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Learn About Places Mandi > Geography of Mandi District


Geography of Mandi District

Mandi :: Geography of Mandi District

Geography of Mandi District :: The district is situated between 31-13-50 and 32-04-30 north latitude and 76-37-20 and 77-23-15 east longitude. It is bounded by Kangra on the north-west, Hamirpur & Bilaspur in the west, Arki tehsil of Solan district in the south, Shimla district in the south-west and Kullu district in the east.

The district mandi has 2 main rivers viz. the Beas and the Satluj. The river Beas enters the district from close to Bajaura, at the boundary of Kullu and leaves the district at Sandhol. The Mandi town is also located on the banks of this river. For the greater part of it's length, it runs between high banks and as it is of never great breadth, the current is swift, especially during the rains.
Practically the whole of the district drains into the Beas with only the south-east corner situated on the Satluj watershed. Within the district the principal tributaries of the Beas on the north bank are Uhl, Luni, Rana and Binu and on the south bank are the Hanse, Tirthan, Bakhli, Jiuni, Suketi, Ranodi, Son and Bakar.

The greater part of the district is mountanous terrain with the main ranges of maountains running from the north to the south with the system being broken up by innumerable transverse spurs. The most conspicuous is the Jalori range which is crossed by a high road from from Kullu to Shimla by a pass named as Jalori pass. It divides the watersheds of the Satluj and the Beas and on it's northern slopes is unusually well wooded with deodar and blue pine forests of great value. the highest peak in the range is Shikari Devi (11,060 feet), it's summit being crowned by a shrine to a local goddess. The range throws off three main spurs which extend throughout the tract known as the Mandi Saraj. To the north of the Beas is the Nargu range, a continuation of the Bir Bhangal, seperating Mandi from Kullu proper and crossed by the Bhubu pass (9,480 feet). The mountains here run upto 13000 feet, the slopes often being very precipitous and the valleys deep.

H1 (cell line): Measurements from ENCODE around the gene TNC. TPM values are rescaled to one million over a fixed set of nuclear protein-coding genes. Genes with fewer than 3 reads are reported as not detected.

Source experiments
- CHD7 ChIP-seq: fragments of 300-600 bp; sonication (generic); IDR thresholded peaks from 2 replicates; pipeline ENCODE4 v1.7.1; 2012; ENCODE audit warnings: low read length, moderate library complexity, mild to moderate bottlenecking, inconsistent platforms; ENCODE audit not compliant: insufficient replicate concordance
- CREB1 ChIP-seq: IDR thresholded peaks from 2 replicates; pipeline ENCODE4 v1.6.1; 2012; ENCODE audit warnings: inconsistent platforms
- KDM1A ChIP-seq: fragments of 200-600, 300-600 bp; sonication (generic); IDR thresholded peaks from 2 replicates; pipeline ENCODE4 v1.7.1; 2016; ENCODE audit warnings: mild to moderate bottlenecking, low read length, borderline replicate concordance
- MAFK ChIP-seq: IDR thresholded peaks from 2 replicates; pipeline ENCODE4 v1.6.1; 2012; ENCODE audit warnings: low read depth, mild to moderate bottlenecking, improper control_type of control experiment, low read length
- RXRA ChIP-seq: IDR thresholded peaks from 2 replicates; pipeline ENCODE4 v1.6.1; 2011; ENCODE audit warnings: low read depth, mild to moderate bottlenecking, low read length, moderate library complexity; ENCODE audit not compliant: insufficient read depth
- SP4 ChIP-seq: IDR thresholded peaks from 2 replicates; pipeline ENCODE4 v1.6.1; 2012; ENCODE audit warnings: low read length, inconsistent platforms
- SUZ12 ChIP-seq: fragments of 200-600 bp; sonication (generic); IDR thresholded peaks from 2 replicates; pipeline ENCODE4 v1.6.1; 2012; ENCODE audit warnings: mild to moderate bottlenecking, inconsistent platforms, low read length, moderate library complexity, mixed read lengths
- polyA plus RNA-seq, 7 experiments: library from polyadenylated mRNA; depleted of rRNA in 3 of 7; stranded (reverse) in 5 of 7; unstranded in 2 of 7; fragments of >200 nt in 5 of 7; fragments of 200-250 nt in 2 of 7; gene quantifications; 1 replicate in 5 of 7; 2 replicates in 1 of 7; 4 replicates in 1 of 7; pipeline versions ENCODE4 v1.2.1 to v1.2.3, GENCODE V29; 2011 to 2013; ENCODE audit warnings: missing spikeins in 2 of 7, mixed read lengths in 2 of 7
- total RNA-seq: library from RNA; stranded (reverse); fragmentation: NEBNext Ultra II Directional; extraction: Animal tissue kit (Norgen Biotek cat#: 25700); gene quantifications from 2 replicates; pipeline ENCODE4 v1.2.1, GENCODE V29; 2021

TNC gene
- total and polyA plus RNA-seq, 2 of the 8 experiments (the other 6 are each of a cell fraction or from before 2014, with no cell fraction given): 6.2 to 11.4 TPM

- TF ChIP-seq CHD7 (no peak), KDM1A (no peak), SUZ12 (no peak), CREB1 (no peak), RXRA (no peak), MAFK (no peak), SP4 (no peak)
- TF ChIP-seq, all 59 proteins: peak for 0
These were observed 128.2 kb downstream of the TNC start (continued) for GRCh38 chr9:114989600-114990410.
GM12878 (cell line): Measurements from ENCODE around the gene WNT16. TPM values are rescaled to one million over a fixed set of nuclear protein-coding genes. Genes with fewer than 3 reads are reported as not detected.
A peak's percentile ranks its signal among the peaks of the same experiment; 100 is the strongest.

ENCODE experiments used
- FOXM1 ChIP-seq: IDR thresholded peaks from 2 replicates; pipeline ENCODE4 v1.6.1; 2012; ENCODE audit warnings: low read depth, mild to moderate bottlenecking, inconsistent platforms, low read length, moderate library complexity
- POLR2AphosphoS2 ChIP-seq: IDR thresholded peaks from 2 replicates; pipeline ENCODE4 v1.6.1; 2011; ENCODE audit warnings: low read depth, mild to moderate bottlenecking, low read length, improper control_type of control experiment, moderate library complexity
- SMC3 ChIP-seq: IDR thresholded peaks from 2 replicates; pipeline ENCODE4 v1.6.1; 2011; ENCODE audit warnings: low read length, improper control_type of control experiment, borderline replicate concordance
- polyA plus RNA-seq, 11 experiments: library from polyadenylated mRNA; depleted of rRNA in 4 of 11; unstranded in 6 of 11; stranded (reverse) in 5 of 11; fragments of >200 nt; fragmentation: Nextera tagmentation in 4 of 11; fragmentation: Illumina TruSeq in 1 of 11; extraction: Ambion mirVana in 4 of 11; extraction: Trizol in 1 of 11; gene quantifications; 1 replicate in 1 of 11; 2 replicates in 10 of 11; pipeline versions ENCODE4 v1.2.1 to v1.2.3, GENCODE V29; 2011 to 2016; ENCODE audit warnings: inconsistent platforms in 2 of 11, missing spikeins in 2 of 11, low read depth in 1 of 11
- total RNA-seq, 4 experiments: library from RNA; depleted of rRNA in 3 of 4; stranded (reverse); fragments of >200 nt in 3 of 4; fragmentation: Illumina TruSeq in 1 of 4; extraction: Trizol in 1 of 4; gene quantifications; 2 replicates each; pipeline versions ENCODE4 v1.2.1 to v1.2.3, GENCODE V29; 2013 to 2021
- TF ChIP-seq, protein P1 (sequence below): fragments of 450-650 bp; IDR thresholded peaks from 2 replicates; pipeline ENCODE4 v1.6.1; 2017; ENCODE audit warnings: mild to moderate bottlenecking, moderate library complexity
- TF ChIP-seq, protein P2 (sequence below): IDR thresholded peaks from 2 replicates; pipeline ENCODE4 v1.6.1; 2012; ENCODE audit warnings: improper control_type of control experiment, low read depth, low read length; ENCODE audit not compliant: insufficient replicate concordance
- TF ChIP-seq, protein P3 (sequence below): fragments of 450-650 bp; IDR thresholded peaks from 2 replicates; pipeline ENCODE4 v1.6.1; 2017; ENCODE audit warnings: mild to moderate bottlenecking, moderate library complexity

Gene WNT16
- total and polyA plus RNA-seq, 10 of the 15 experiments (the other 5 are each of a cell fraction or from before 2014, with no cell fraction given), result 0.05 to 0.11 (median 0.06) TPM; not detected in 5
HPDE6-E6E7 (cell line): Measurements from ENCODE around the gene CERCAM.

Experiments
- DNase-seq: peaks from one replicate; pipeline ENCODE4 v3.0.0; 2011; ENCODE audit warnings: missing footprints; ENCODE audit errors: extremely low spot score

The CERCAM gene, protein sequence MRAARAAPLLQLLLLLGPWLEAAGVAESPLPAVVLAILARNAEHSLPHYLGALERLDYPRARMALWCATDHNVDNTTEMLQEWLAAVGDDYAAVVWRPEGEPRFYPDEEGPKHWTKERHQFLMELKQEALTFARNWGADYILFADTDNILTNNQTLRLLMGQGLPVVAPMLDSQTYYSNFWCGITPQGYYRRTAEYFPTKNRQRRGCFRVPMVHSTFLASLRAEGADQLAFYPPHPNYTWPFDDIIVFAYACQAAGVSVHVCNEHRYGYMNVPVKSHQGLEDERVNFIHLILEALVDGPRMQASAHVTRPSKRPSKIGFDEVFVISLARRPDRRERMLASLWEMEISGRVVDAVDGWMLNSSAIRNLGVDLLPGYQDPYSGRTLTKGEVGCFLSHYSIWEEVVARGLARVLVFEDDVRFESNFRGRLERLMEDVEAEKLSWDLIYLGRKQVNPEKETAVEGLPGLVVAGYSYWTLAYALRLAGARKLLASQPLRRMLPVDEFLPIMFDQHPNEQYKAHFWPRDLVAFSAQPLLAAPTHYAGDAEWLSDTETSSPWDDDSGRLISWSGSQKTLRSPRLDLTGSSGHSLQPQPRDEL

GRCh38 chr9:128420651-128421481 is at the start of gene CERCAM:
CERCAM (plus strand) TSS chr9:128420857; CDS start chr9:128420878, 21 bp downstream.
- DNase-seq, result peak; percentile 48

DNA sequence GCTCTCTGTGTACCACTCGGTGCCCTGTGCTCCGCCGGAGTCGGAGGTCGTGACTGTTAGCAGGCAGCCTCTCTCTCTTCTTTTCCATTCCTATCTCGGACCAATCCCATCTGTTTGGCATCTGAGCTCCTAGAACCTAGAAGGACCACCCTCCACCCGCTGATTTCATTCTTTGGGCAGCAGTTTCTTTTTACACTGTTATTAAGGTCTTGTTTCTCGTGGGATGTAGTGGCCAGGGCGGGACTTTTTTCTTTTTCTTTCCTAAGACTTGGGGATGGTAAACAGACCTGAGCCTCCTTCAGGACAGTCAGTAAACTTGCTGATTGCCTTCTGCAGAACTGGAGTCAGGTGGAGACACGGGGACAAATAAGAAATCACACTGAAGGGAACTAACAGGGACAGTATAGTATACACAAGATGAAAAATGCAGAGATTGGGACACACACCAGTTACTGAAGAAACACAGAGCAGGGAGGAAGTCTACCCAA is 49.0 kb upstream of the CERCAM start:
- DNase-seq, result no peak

Almost parallel and running down the centre of the district is the Ghoghar-Ki-Dhar, of which the slopes are fairly gentle. It is not well wooded, but contains large expanses of excellent grazing and the salt quarries of Drang and Guman.

The Sikandar Range commences from the trijunction with Suket and Bilaspur and from there runs northward for fifty miles. The range contains some good forests of chil pine. but the greater part of it consists of rich grass slopes. It's name is attributed to Sikander Lodhi, who, 375 years before the reign of Akbar, is supposed to have crossed it on his way to the conquest of Kangra.

The range of altitudes in the district is high, with the highest point being around 13,000 feet on the Kullu border and the lowest point 1,800 feet near Sandhol where the Beas leaves the district. The only area which is similar to the plains is the Balh valley. Several of the valleys are open and are often irrigable from kuhls, or small water channels, and contain some of the most fertile land in the state. Due to the hilly terrain, some of the hills are so precipitous that cultivation in large scale is impossible. Due to sufficient rainfall, unused land is covered with forests or forms rich grazing land. In the hills the forests are extensive and valuable. Deodhar, blue pine, silver fir, spruce, chil and various kinds of oak are plentiful. Below 4,000 feet the forests are not extensive, the only valuable ones consisting of chil, but there is considerable scrub jungle and the wide areas of grass covered slopes support the herds of cattle.

As may be expected from the varied altitude, the climate shows large variations in the different parts of the district. It is pretty hot in the lower portions in the summer and the cold is bitter in the hills during the winter. And as such in every season, except the rainy season, there is some place in the season where the climate is inviting.